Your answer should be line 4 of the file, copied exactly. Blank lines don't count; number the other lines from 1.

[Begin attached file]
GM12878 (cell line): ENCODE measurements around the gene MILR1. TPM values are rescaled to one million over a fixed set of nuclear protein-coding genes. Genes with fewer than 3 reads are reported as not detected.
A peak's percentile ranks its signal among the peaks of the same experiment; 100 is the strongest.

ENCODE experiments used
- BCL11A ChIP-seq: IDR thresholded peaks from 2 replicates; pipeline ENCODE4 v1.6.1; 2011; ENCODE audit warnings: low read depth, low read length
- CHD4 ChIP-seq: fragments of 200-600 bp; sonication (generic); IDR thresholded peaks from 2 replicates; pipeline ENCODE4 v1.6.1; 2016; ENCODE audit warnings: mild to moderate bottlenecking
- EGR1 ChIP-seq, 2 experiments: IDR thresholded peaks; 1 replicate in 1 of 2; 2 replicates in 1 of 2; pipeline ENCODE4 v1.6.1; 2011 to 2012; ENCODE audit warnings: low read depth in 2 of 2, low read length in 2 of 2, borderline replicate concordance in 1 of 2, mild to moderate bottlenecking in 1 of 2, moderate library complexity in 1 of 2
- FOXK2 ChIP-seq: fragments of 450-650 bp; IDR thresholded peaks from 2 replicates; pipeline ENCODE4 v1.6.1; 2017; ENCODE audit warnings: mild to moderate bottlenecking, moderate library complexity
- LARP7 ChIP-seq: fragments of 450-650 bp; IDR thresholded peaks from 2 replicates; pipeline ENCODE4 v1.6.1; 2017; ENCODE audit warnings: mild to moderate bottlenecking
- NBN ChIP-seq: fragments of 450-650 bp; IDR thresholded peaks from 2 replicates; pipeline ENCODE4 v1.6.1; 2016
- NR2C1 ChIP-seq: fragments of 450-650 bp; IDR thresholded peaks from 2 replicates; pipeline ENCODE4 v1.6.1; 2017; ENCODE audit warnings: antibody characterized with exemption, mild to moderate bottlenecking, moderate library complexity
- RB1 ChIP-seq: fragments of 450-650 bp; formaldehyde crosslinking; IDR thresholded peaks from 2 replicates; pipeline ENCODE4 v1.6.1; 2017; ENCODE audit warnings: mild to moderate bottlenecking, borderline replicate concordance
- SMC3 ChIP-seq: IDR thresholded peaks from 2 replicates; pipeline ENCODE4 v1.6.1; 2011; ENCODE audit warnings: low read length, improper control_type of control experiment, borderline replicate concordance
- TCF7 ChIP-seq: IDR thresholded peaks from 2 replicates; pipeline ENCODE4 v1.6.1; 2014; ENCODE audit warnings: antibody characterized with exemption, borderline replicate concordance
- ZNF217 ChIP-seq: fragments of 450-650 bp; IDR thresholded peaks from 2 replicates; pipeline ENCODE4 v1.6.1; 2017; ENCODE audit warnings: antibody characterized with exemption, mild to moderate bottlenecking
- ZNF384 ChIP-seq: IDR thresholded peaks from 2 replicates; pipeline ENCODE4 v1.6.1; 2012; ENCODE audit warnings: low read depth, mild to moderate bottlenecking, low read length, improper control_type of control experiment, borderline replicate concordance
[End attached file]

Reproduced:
- BCL11A ChIP-seq: IDR thresholded peaks from 2 replicates; pipeline ENCODE4 v1.6.1; 2011; ENCODE audit warnings: low read depth, low read length